Rooftop Gardens

Whether you simply want more green space or a place to relax, consider a rooftop garden

 

 

Gardens and greenery contribute positively to our environment, both for us personally and as a whole community. But it’s not always easy to find the space to fit in as much garden as you’d like, as blocks of land get smaller. However, if you take a fresh look at some of the rooftop spaces you do have, there may be more gardening opportunities around than you’d realised. Apartment blocks often have a neglected rooftop area that can be used, while house owners can consider carport and garage roofs, or even the house roof, too. If you’re thinking about an upstairs extension or planning a new home, look at whether you can incorporate a rooftop garden into your plans.
Up on the roof, the world is at your feet. If you’re lucky, your view will be uninterrupted, stretching over other rooftops across the district, or even to distant water glimpses. A garden here lets you enjoy full sun and fresh breezes away from the hustle and bustle, but it also has some other eco benefits. Insulating the roof with planting lowers temperatures throughout the rest of the building and reduces the urban heat island effect where reradiated heat drives up city temperatures. Stormwater is absorbed or slowed down, lessening its impact on urban water courses. A barren, concrete area is transformed into a wildlife habitat, a productive vegetable garden or a carpet of low-maintenance colour.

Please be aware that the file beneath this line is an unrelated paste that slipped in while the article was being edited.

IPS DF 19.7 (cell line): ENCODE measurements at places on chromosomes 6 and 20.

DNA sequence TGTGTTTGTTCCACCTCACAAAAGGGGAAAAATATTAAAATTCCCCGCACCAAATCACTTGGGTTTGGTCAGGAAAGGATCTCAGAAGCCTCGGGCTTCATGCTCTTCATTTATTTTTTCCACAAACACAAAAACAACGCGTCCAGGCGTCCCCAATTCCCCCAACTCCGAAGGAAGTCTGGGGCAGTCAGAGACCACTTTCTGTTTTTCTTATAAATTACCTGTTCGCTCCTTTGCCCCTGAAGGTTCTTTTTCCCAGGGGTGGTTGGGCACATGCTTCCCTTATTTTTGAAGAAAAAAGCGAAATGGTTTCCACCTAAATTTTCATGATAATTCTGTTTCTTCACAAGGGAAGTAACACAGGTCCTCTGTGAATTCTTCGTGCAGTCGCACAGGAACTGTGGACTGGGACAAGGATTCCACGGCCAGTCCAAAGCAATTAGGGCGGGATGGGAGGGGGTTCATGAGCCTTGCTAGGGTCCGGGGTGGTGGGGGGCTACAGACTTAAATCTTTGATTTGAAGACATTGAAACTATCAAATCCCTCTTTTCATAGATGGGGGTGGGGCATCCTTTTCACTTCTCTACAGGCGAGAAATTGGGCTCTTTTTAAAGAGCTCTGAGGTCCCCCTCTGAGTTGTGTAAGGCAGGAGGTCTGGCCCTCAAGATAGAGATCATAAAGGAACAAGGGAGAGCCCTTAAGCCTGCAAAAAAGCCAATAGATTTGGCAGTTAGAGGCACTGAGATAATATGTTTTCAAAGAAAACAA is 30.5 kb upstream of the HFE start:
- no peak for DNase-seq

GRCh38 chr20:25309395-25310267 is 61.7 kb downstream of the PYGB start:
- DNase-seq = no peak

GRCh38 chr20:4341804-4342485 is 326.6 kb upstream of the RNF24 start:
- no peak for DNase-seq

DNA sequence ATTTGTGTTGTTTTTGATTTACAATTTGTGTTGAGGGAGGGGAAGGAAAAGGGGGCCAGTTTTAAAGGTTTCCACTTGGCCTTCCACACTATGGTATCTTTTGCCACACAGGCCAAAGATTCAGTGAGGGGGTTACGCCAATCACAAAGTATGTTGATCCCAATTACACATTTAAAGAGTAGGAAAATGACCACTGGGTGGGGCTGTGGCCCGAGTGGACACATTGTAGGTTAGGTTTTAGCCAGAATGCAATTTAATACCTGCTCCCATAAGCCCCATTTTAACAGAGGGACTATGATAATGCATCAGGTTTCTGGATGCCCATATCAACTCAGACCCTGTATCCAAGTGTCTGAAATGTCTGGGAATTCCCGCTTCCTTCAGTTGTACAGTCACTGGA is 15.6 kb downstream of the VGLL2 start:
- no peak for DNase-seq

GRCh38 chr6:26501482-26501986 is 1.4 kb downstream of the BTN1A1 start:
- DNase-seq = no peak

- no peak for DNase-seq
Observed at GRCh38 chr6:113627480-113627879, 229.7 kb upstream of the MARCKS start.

Extensive or intensive

Roof gardens can be extensive or intensive. Extensive greenroof gardens cover an existing roof (with up to a 30-degree pitch) with a waterproof membrane, flat drainage cells covered with a geotextile and then a thin layer of growing medium for planting succulents, herbs and groundcovers, which spread over the roof. It’s not for walking on but for insulation, reducing reflection and heat absorption and slowing down stormwater runoff. The garden becomes self-maintaining, often surviving on rainwater alone, with only occasional replanting needed.
Intensive roof gardens are for people to be in and include paths, paved or decked areas and even small trees. You could even have a barbecue, lawn, a dining area or a productive vegie patch. To make an intensive roof garden, you need safe and easy access, and check if you require planning approval from your local government authority. If you live on the top floor of an apartment block, you will definitely need permission from the body corporate, so make the time to sort out all your planning issues before starting work.

 

Taking the weight